Study Looking at Weight Gain After Quitting Smoking

Scientists say they've made a discovery that might someday take the worry of weight gain out of quitting smoking.

It turns out that nicotine can rev up brain cells that normally signal people to stop eating when they're full.

The weight connection isn't huge. On average, quitters gain less than ten pounds. Still, it's a worry that many smokers cite when asked why they don't try to quit. Now the question is whether the discovery might lead to better treatments to help them quit without worrying about weight.

Smoking causes cancer, heart attacks and a host of other ailments so worry about modest weight gain shouldn't deter someone from quitting. Study senior author Marina Picciotto of Yale University says smokers who do have that concern should try nicotine-based smoking-cessation treatments.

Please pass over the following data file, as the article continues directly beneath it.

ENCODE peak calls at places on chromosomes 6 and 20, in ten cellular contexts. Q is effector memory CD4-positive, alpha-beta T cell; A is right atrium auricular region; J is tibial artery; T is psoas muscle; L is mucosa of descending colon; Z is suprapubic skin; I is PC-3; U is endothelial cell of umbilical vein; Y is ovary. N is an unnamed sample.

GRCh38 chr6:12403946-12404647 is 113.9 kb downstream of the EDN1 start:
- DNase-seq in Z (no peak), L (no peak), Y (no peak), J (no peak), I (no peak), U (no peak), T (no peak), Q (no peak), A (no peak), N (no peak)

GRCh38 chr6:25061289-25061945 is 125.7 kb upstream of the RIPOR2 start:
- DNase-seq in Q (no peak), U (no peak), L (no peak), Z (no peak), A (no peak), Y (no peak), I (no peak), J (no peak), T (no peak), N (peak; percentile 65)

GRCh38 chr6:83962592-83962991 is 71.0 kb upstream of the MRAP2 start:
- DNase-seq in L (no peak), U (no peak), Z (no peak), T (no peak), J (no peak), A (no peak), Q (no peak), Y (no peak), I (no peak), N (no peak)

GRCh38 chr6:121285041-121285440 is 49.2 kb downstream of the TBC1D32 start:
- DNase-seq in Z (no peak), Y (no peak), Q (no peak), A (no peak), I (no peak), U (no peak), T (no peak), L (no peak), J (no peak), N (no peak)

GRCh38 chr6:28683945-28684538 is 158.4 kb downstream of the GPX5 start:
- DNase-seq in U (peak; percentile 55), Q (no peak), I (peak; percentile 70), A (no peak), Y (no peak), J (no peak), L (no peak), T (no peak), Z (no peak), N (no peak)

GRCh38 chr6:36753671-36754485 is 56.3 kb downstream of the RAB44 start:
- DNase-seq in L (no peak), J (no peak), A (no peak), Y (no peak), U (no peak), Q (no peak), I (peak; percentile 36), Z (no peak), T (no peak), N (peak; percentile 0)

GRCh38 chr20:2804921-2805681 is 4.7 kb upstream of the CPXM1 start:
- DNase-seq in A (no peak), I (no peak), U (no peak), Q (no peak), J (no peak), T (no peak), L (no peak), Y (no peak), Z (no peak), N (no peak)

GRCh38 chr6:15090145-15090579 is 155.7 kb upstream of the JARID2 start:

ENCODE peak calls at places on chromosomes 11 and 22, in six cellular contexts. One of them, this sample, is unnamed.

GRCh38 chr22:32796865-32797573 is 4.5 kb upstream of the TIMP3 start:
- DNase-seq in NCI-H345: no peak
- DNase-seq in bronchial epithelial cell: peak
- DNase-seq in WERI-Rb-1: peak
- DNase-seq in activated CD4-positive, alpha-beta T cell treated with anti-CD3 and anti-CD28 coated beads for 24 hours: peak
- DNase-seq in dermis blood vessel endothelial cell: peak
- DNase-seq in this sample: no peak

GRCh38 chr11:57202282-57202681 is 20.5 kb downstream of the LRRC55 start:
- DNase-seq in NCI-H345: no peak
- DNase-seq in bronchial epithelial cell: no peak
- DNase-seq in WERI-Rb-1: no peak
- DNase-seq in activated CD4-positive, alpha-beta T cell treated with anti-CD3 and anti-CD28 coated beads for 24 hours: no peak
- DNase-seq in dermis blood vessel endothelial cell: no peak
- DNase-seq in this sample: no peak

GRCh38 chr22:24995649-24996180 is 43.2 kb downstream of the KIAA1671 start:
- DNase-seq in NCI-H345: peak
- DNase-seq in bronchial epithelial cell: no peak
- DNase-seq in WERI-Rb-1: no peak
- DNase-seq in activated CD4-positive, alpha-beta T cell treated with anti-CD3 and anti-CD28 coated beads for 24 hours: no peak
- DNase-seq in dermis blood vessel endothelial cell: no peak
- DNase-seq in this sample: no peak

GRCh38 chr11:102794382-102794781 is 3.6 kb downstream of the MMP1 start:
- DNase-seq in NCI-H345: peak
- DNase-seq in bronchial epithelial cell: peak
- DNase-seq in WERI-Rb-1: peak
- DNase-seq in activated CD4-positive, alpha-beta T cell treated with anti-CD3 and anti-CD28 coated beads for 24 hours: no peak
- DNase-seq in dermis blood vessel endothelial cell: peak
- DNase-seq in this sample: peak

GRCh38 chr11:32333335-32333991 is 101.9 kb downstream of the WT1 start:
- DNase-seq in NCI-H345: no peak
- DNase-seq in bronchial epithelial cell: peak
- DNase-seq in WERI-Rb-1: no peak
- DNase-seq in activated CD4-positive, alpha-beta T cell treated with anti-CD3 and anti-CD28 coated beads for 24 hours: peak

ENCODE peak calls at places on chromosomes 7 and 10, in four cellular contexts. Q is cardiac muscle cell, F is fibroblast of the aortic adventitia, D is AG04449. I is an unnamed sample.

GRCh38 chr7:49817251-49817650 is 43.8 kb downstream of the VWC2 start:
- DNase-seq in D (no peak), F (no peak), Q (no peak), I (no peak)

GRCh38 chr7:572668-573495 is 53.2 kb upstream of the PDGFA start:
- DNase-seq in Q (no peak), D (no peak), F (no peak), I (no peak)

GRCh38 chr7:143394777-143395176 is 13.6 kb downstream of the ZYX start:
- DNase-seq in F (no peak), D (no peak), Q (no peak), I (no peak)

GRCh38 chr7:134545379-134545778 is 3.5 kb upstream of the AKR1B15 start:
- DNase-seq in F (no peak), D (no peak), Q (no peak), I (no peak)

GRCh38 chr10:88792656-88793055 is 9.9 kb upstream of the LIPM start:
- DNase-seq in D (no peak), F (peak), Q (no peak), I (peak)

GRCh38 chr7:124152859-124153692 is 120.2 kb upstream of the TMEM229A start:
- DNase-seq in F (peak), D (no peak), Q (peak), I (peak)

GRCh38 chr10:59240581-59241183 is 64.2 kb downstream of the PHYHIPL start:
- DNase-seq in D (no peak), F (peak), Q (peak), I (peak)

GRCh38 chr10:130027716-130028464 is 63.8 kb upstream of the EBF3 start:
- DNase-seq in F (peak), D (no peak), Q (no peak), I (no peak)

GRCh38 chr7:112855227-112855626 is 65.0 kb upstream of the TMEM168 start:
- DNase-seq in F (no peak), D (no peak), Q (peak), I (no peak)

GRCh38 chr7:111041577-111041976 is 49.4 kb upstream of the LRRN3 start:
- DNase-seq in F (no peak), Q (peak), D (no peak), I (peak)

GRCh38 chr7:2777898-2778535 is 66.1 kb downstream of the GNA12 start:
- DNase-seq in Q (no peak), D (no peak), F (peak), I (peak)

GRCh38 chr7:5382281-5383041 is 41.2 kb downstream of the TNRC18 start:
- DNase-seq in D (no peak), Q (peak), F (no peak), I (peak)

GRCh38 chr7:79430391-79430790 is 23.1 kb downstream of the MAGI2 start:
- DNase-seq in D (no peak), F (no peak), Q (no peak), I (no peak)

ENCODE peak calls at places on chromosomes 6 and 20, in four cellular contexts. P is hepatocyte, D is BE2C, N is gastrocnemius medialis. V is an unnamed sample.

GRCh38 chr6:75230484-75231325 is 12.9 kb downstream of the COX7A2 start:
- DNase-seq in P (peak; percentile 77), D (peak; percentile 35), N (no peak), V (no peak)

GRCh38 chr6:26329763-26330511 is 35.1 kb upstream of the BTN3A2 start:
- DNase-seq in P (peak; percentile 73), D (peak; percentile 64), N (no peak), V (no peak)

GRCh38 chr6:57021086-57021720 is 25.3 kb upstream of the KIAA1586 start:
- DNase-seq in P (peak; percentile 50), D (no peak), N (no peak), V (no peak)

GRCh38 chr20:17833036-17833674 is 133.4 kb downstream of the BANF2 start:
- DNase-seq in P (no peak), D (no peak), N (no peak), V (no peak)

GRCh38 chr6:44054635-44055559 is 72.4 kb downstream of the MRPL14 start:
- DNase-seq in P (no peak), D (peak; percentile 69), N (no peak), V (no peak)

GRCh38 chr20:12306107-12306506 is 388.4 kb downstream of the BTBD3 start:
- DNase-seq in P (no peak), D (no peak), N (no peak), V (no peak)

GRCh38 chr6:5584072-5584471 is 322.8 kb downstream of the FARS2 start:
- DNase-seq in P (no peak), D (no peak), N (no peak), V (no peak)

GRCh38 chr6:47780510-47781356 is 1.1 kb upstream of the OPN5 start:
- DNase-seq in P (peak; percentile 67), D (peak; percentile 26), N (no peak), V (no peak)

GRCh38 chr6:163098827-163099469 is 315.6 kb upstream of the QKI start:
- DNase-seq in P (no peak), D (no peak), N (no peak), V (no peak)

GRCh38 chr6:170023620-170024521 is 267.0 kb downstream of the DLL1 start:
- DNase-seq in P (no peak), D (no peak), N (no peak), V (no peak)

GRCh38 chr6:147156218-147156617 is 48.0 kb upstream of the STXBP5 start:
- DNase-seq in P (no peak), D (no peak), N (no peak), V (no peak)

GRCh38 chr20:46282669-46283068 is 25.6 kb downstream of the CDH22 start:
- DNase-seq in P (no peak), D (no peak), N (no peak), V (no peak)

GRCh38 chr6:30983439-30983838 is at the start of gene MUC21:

The research is in the journal "Science."

©2011 The Associated Press. All rights reserved.


WHSV.com is happy to provide a forum for commenting and discussion. Please respect and abide by the house rules:

Keep it clean, keep it civil, keep it truthful, stay on topic, be responsible, no links, share your knowledge, and please suggest removal of comments that violate these standards.

powered by Disqus
WHSV-TV3
50 North Main Street Harrisonburg, VA 22801 540-433-9191 - Switchboard 540-433- 4028 - Fax 540-433-2700 - News Fax

WSVF Public Inspection File

Gray Television, Inc. - Copyright © 2002-2014 - Designed by Gray Digital Media - Powered by Clickability 123638779 - whsv.com/a?a=123638779